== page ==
Neighborhood Ambassador program — no funding for wages identified. This proposed program would hire people served by JCCM to provide a visible positive presence in the county’s various municipal downtowns. In addition to serving welcoming and safety monitoring roles, the ambassadors would take over janitorial, beautification and landscaping tasks that would improve the downtowns. Some of the ambassador services could be provided voluntarily to promote civic responsibility, and other workers might be paid, according to the report.
“The idea is still in its conceptual stages,” Trainor acknowledged of the ambassador program recommendation.
Key county and municipal officials in Jefferson are aware of the committee’s early ideas, recommendations and goals, Trainor said, although more discussion needs to occur. A meeting with county officials is planned next week to discuss whether county government funding might pay for the social services liaison position, he said.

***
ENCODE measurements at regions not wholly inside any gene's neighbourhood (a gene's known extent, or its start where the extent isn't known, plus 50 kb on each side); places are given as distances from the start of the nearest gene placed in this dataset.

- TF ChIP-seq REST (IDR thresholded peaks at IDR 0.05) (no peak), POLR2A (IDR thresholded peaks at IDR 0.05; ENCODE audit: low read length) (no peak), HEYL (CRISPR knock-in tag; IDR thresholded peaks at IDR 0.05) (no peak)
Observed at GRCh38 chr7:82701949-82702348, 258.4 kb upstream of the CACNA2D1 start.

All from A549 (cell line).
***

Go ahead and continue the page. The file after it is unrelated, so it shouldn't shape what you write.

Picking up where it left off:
“Everybody wants to work together to fix the problem, to help our less fortunate neighbors,” Trainor said. “Everybody is willing to join together and actually address the problem in a humane way and help folks get through these issues that they may have.”
Trainor formed the Select Committee in September 2019 to study and permanently address homelessness after highly visible groups of homeless people were gathering in — and occasionally disrupting — downtown Charles Town. At the time, used syringes started appearing in alleyways while some homeless were using public spaces as bathrooms. When some residents began saying they felt uncomfortable going downtown and patronizing businesses, that became another factor that spurred the mayor to form the select committee.
Trainor acknowledged those groups of homeless have since gone elsewhere and that he didn’t know where. However, he said the problem of homelessness generally remains an issue for many individuals and families throughout Jefferson County.